The most important part of a holiday meal is not the turkey, the stuffing, or the homemade apple pie. It's not even the gifts you may exchange. What is it? Family. Sharing a meal with your family provides a valuable opportunity to strengthen bonds and create lasting memories. It's a time to reconnect and share what's going on in each other's lives. This is especially true during the holidays, when families come together to celebrate.
In addition to building a stronger family, studies show that time spent around the dinner table has significant payoffs for children's and teens' health. It can:
Concerned that your children don't appreciate family time as much as you do? Rest assured that they see the benefits, too. In a survey of more than 900 adolescents, 63 percent said that eating together as a family is important, and 64 percent agreed that sharing meals brings their family closer together.
Teens and kids often have busy schedules, and finding time for an extended family meal can be challenging. That's why it's important to make the most of your time together during the holiday season. Here's how:
With all the parties, holiday dinners, and visits to relatives during the holidays, it can be hard to eat smart. These tips can help your family enjoy the holidays without overindulging or sacrificing.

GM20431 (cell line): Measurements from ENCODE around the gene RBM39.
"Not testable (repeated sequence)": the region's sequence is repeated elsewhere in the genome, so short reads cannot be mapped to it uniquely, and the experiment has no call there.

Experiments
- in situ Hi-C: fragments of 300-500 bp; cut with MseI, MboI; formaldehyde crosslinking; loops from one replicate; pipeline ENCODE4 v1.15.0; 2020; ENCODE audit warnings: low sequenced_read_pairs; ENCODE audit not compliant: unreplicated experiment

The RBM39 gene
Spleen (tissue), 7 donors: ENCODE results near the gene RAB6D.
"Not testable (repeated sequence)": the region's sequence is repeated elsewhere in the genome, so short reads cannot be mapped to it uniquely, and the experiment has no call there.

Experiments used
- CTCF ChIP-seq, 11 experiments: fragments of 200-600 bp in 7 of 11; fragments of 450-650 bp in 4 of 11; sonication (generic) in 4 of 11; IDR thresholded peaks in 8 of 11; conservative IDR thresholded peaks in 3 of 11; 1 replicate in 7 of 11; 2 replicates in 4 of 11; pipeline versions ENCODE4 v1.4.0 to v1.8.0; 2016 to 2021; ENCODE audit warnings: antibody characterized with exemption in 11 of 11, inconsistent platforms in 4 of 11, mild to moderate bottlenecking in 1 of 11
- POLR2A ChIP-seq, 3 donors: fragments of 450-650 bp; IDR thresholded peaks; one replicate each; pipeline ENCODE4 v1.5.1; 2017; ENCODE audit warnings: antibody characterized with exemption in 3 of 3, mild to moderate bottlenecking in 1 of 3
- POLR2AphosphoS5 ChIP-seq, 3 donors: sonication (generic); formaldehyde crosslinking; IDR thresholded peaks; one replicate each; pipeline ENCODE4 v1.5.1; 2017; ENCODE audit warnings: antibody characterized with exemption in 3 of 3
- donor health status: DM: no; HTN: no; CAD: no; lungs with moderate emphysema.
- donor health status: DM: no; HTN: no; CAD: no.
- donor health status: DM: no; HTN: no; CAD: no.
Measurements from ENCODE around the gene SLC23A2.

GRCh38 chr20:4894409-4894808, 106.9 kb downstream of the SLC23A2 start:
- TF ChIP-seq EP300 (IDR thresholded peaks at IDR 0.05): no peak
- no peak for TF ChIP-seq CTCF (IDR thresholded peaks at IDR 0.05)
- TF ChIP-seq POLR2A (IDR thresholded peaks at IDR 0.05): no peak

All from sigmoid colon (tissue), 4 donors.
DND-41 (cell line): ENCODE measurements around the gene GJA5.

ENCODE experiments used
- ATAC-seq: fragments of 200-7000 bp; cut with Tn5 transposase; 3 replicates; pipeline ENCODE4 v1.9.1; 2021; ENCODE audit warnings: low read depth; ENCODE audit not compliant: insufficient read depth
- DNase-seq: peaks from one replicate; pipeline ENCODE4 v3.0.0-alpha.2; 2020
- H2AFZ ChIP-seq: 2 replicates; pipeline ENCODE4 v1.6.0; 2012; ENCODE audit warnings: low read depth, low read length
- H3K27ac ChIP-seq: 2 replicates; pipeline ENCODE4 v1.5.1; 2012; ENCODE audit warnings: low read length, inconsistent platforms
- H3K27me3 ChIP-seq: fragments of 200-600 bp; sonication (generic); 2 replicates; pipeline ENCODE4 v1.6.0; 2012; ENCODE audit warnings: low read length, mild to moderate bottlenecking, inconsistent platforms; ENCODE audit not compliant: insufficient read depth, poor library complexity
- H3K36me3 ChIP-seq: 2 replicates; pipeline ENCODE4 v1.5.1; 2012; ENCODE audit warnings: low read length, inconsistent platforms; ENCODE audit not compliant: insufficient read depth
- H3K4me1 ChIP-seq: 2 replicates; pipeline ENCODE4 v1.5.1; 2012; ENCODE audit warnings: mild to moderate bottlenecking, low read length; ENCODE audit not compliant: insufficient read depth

Hold the salt. Limit cured meat, such as ham and bacon, and foods packed in salty brine, like pickled vegetables and olives. Curb salty condiments, too, such as horseradish, ketchup, barbecue sauce, and those with monosodium glutamate (MSG). Instead, enhance foods with herbs, spices, lemon, lime, vinegar, and salt-free seasoning blends.
Overhaul your family recipes. Start a new family tradition by putting a healthier spin on too-rich recipes. A few quick and easy substitutions:
Do the holidays put even your best healthy eating habits to the test? You're not alone. Between Thanksgiving and New Year's Day, many people add from five to 10 pounds. But with a little planning, your family can enjoy the foods of the season without tipping the scales. Here's how: